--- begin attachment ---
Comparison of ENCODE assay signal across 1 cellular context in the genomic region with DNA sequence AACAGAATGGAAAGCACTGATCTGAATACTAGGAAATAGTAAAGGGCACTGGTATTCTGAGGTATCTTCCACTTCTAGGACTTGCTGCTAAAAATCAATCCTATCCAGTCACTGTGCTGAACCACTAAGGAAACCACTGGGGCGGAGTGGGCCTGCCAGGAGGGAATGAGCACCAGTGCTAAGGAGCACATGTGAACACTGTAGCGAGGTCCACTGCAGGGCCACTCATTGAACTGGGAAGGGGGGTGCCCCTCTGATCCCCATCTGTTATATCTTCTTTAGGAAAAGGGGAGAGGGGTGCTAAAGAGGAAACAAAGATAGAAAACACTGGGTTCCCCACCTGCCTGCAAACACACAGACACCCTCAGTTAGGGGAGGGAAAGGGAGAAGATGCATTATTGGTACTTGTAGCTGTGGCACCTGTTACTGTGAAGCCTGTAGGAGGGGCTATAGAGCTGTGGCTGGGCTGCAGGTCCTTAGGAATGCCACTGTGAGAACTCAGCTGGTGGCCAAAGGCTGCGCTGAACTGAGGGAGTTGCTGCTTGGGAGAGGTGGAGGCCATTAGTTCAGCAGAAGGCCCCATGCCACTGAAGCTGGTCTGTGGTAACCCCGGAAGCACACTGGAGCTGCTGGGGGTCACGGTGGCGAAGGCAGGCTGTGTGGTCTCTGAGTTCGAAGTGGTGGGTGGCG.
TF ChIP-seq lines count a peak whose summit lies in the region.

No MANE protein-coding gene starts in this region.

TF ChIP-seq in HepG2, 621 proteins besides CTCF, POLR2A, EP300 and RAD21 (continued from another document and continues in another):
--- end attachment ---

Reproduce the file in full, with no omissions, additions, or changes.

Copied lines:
Comparison of ENCODE assay signal across 1 cellular context in the genomic region with DNA sequence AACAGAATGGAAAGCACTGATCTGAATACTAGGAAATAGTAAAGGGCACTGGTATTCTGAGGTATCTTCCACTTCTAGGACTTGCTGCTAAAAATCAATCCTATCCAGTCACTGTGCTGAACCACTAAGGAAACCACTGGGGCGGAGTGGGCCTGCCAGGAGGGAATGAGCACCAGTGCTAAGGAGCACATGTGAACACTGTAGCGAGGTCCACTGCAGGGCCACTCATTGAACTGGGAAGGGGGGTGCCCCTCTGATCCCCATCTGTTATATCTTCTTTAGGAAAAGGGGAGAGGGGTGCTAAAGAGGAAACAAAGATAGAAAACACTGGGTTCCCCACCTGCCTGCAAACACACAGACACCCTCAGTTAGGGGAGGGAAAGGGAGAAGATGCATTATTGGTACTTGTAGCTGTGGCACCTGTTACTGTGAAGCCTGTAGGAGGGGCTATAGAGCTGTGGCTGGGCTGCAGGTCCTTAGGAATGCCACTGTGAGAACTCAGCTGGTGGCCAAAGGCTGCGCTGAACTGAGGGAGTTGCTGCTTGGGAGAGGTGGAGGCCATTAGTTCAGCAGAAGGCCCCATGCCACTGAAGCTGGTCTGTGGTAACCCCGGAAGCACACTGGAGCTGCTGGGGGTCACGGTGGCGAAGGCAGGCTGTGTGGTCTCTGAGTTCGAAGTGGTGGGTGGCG.
TF ChIP-seq lines count a peak whose summit lies in the region.

No MANE protein-coding gene starts in this region.

TF ChIP-seq in HepG2, 621 proteins besides CTCF, POLR2A, EP300 and RAD21 (continued from another document and continues in another):